skip to main content
skip to newscasts

Wednesday, April 24, 2024

Public News Service Logo
facebook instagram linkedin reddit youtube twitter
view newscast page
play newscast audioPlay

Day two of David Pecker testimony wraps in NY Trump trial; Supreme Court hears arguments on Idaho's near-total abortion ban; ND sees a flurry of campaigning among Native candidates; and NH lags behind other states in restricting firearms at polling sites.

view newscast page
play newscast audioPlay

The Senate moves forward with a foreign aid package. A North Carolina judge overturns an aged law penalizing released felons. And child protection groups call a Texas immigration policy traumatic for kids.

view newscast page
play newscast audioPlay

Wyoming needs more educators who can teach kids trade skills, a proposal to open 40-thousand acres of an Ohio forest to fracking has environmental advocates alarmed and rural communities lure bicyclists with state-of-the-art bike trail systems.

VA pediatric dentists find online appointments growing

play audio
Play

Monday, February 26, 2024   

As part of Children's Dental Health Month, Virginia pediatric dentists are working to improve kids' dental health habits.

Recent surveys indicated more than 80% of kids in Virginia had no oral health problems, which may be in part because other studies show Medicaid has bolstered the number of children getting preventive dentist visits.

Dr. Robert 'Bobby' Lunka, a pediatric dentist in Charlottesville who has been practicing for 30 years, said since the pandemic, he has noticed more parents are interested in teledentistry.

"Speaking to parents over the phone and looking at photos, or like, even real-time videos, you know, like FaceTime and doing more appointments over the phone like that," Lunka explained. "Because it was tougher to bring their children in."

Some studies reported teledentistry is beneficial since it expands coverage to people who might otherwise struggle to get dental care. But lacking access to technology can make the option challenging. Lunka predicts newer technologies and even artificial intelligence can make children's dental health better in the future.

Some dentists focus on kids developing good oral-health habits early on.

Dr. Paul McConnell with UnitedHealthcare said parents usually start kids' dental-care routines ages 6-8. His advice is to start much earlier -- by age one or two -- to build lifelong habits. He noted poor dental habits can lead to a common trend later in life: periodontal disease.

"Nearly half of adults 30 and older have some form of gum disease and this increases to 70% of people 65 years and older," McConnell reported. "Daily flossing is key for avoiding the development or progression of periodontal disease."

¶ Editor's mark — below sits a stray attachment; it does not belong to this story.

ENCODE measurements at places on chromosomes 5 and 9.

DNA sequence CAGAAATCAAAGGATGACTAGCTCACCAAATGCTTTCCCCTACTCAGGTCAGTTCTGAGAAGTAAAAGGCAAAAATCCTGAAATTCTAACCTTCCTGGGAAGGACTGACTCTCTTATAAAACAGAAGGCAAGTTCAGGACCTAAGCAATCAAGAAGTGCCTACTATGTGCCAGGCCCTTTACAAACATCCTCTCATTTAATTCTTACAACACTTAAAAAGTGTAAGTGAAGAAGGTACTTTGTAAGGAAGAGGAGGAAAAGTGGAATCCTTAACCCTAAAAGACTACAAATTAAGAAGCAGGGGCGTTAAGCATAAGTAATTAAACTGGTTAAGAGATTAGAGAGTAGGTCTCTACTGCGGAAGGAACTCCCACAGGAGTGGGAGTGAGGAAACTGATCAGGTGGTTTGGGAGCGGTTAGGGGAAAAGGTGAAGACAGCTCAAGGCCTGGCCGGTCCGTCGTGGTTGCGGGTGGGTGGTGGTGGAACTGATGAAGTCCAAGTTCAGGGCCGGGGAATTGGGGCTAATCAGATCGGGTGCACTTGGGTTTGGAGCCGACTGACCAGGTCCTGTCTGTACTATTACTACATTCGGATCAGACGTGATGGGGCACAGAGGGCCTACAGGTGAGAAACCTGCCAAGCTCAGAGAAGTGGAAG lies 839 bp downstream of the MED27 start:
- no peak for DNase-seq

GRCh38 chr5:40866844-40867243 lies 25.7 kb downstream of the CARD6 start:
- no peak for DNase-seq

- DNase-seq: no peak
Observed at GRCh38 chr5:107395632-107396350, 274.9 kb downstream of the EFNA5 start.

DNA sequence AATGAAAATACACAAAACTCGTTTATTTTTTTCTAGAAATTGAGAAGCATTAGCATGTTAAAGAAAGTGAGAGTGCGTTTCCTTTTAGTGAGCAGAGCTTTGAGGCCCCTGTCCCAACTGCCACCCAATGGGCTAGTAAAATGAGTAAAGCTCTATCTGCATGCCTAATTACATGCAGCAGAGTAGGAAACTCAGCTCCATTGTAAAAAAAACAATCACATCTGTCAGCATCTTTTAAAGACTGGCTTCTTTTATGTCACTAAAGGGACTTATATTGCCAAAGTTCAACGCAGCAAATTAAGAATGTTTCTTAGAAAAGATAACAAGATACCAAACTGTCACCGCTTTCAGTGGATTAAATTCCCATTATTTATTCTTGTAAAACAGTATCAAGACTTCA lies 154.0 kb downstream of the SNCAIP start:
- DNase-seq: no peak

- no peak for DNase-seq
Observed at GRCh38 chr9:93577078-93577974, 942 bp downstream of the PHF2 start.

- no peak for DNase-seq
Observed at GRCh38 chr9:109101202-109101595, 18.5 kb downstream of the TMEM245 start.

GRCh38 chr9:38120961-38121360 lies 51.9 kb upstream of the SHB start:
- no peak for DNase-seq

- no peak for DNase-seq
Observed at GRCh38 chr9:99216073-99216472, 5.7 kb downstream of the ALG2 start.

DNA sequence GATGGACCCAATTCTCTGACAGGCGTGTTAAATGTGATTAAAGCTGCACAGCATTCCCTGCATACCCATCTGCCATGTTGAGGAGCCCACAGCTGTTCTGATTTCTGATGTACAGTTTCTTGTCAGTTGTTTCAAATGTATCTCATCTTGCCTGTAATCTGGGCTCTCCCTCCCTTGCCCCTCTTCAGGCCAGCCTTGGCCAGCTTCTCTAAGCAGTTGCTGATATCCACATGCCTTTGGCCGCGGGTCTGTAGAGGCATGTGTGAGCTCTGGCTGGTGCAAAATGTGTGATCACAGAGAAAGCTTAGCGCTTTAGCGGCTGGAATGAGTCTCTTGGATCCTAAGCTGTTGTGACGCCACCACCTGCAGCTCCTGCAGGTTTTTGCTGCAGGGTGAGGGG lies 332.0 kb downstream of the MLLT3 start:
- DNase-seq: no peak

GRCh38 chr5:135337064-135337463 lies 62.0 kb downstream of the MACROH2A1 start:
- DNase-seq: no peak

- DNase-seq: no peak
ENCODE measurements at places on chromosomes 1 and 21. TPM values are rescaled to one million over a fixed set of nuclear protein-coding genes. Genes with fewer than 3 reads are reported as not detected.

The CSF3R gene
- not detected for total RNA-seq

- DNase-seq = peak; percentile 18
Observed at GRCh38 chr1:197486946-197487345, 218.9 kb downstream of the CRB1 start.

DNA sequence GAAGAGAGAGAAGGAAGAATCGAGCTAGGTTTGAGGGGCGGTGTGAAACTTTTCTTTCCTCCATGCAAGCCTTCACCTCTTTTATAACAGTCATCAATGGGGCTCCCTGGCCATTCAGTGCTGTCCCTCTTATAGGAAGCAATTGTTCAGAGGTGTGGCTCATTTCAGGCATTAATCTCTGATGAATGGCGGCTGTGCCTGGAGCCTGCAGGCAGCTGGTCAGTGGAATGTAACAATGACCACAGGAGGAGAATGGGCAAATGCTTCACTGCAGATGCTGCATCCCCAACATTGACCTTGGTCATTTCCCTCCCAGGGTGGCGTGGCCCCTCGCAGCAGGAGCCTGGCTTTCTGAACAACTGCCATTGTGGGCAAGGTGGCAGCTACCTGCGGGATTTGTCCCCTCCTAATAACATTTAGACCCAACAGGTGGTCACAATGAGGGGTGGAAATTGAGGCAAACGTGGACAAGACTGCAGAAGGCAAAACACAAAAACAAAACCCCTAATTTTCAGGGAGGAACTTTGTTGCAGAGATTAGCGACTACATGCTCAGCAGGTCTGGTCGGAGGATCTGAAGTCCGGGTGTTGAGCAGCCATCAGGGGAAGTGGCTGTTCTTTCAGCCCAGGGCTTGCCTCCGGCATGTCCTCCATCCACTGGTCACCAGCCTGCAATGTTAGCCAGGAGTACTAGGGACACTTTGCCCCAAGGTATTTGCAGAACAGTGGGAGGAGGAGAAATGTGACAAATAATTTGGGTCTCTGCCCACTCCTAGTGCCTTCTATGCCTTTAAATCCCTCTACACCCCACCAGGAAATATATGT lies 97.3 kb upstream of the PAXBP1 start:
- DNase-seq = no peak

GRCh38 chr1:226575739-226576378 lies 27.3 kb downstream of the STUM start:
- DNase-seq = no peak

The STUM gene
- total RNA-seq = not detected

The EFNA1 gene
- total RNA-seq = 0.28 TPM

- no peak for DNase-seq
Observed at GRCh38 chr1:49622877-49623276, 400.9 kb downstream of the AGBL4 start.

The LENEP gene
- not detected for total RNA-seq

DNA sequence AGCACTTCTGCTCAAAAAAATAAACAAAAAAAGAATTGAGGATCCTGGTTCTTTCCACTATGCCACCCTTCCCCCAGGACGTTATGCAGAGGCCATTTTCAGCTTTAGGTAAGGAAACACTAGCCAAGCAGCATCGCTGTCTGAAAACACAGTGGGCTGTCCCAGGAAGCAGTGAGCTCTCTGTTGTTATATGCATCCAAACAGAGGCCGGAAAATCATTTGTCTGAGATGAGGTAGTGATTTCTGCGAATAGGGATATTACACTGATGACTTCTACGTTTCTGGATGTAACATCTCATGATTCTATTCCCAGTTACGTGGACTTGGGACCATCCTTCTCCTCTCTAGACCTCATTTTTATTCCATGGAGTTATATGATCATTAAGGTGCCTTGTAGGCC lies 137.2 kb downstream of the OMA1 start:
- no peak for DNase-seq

He noted a water flosser or electric toothbrush can help people avoid gum disease. To build good dental habits, McConnell advised parents to try setting a time when kids brush their teeth, in the morning and at night. He added adults should model their own good dental health habits for kids to see and emulate.

Disclosure: UnitedHealthcare contributes to our fund for reporting on Health Issues. If you would like to help support news in the public interest, click here.


get more stories like this via email
more stories
Creedon Newell practices teaching construction skills in Wyoming's new career and technical educator bridge course, designed to encourage trades students and professionals to pursue a career in CTE teaching. (Photo by Rob Hill)

Social Issues

play sound

By Lane Wendell Fischer for the Shasta Scout via The Daily Yonder.Broadcast version by Suzanne Potter for California News Service for the Public News …


Environment

play sound

By Naoki Nitta for Civil Eats.Broadcast version by Suzanne Potter for California News Service reporting for the Solutions Journalism Network-Public Ne…

Social Issues

play sound

Concerns about potential voter intimidation have spurred several states to consider banning firearms at polling sites but so far, New Hampshire is …


Though Connecticut's benefits cliff persists, there are other programs helping people maintain benefits of some kind when their income pushes them over the limit. (Adobe Stock)

Social Issues

play sound

Today, groups working with lower-income families in Connecticut are raising awareness about the state's "benefits cliff" with a day of action…

Social Issues

play sound

Texas Lieutenant Gov. Dan Patrick has released 57 "interim charges," the topics he wants Senate committees to study in preparation for the 89th …

It is estimated the Wild Springs Solar Project in New Underwood, South Dakota, will offset 190,000 metric tons of carbon dioxide emissions per year. (Adobe Stock)

Environment

play sound

The construction of more solar farms in the U.S. has been contentious but a new survey shows their size makes a difference in whether solar projects …

Social Issues

play sound

Minnesota's largest school district is at the center of a budget controversy tied to the recent wave of school board candidates fighting diversity pro…

play sound

Minnesota lawmakers are considering a measure which would force employers to properly classify certain trade union workers and others as employees rat…

 

Phone: 303.448.9105 Toll Free: 888.891.9416 Fax: 208.247.1830 Your trusted member- and audience-supported news source since 1996 Copyright 2021